A municipal advisor’s duty of loyalty under Rule G-36 requires it to manage any conflicts of interest that may result from its form of compensation so that it acts in the best interests of its municipal entity client. For example, except as discussed below under “Permissible Limitations on Scope of Engagement,” a municipal advisor that reasonably believes that a proposed financing or product is not in its municipal entity client’s best interests must so advise the municipal entity pursuant to its duty of loyalty, even if such advice could adversely affect the municipal advisor’s compensation.

DUTY OF CARE

As provided in Rule G-36, a municipal advisor’s fiduciary duty to its municipal entity client also includes a duty of care. That is, under Rule G-36, a municipal advisor must exercise due care in performing its responsibilities.

Necessary Qualifications

Pursuant to that duty of care required by Rule G-36, the municipal advisor must not undertake a municipal advisory engagement for which the advisor does not possess the degree of knowledge and expertise needed to provide the municipal entity with informed advice.[15] For example, a municipal advisor must not undertake a swap advisory engagement or security-based swap advisory engagement for a municipal entity unless it has sufficient knowledge to evaluate the transaction and its risks, as well as the pricing and appropriateness of the transaction.[16]

Consideration of Alternatives

Unless that duty has been expressly disclaimed as provided below, under Rule G-36, a municipal advisor has a duty to investigate and advise the municipal entity of alternatives to the proposed financing structure or product that are then reasonably feasible based on the issuer’s financial circumstances and market conditions at the time, if those alternatives would better serve the interests of the municipal entity.[17]

Duty of Inquiry

Under Rule G-36, a municipal advisor must make a reasonable inquiry as to the facts that are relevant to a municipal entity’s determination of whether to proceed with a course of action (e.g., the issuance of municipal securities, entering into a derivative contract, or making an investment). Similarly, when asked to provide a certificate that will be relied upon by the municipal entity or by investors in the municipal entity’s securities, the municipal advisor must make a reasonable inquiry as to the pertinent facts.[18] Furthermore, when a municipal advisor participates in the preparation of an official statement for a municipal securities issue, the municipal advisor owes a duty to the municipal entity to make reasonable inquiries in order to help ensure the appropriate disclosures are made in the official statement.[19]

Advisor Not a Guarantor

The duty of care under Rule G-36 requires only that the municipal advisor act competently and provide advice to the municipal entity after making reasonable inquiry into the representations of the municipal entity’s counterparties, as well as then reasonably feasible alternatives to the financings or products proposed that might better serve the interests of its municipal entity client. However, a municipal advisor’s duty of care does not make the municipal advisor a guarantor of a successful financing or a guarantor that there are no facts material to a municipal entity’s decisionmaking process other than the ones known by the municipal advisor and disclosed to the municipal entity.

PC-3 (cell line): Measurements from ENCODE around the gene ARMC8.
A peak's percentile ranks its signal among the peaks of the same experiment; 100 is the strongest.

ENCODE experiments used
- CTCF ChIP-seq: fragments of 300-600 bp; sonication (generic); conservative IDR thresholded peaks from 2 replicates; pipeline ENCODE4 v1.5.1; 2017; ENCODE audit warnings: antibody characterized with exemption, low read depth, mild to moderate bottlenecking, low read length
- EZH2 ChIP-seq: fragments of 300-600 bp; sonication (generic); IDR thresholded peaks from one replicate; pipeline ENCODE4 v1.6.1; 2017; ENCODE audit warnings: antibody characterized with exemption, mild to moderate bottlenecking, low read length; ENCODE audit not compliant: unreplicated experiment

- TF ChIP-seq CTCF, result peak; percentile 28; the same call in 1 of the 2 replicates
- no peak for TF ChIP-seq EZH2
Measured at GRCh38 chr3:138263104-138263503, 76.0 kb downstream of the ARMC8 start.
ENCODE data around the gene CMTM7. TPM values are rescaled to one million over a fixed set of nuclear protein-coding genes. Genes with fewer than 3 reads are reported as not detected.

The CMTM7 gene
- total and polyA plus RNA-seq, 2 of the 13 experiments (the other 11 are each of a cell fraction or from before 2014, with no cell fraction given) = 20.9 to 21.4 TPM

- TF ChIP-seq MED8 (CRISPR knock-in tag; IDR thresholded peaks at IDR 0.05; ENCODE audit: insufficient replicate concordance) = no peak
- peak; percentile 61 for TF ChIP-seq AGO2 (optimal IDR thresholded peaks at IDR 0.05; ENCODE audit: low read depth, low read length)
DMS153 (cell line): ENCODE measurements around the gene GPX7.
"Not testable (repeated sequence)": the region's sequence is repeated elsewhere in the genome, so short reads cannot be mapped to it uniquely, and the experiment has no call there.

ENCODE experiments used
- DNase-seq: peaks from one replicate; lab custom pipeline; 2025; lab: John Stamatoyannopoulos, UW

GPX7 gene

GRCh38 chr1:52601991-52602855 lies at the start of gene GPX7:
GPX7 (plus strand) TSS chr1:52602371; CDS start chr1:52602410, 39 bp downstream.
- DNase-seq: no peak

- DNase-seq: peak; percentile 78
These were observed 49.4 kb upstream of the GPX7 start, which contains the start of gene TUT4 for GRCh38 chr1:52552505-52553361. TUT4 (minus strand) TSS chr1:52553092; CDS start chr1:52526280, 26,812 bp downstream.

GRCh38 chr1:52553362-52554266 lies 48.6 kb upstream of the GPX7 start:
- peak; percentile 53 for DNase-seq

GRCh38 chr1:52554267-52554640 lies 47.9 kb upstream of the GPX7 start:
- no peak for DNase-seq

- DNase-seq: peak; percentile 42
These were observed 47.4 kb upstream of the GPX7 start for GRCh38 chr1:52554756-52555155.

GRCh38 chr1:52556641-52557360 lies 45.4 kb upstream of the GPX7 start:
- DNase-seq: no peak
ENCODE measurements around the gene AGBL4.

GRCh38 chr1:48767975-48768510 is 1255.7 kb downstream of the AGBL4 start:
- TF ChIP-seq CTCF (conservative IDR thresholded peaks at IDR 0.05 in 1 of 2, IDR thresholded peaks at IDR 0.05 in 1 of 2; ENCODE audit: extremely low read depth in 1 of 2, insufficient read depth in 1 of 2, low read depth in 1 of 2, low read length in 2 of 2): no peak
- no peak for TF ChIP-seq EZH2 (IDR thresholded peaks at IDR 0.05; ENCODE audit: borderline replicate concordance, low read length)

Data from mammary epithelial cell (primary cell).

PERMISSIBLE LIMITATIONS ON SCOPE OF ENGAGEMENT

Municipal advisors may be retained by municipal entity clients for limited engagements and may, accordingly, limit the scope of the engagement to which their fiduciary duty applies.[20] In some cases, a municipal entity may have already reached a decision that a particular type of financing or financial product is appropriate for it and not find it necessary for the advisor to advise it on appropriateness. In that case, under Rule G-36 the advisor’s engagement must reflect the limitations on its role. If there is no engagement letter, the advisor must be specific about that limitation in a written communication to the municipal entity. In either case, these limitations must be disclosed prior to the commencement of the engagement. If the advisor has taken these steps and does not by course of conduct cause the municipal entity to expect that the advisor will be advising on appropriateness,[21] the fact that the transaction thereafter proves to have been inappropriate for the municipal entity will not mean that the advisor has breached its fiduciary duty to the municipal entity under Rule G-36.

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[1] The fiduciary duty in Section 15B(c)(1) of the Exchange Act is in addition to any state or other fiduciary duty laws.

[2] This notice cites cases and administrative proceedings involving breach of fiduciary duty under the Investment Advisers Act (the “Advisers Act”) and state fiduciary duty laws, as well as violations of Section 17(a) of the Securities Act of 1933 (the “Securities Act”) and Section 10(b) of the Exchange Act concerning the fraudulent behavior of fiduciaries. These citations are included only for purposes of illustration of the conduct that would be considered a breach by a municipal advisor of its Rule G-36 fiduciary duty, which is an independent duty created by Section 15B(c)(1) of the Exchange Act.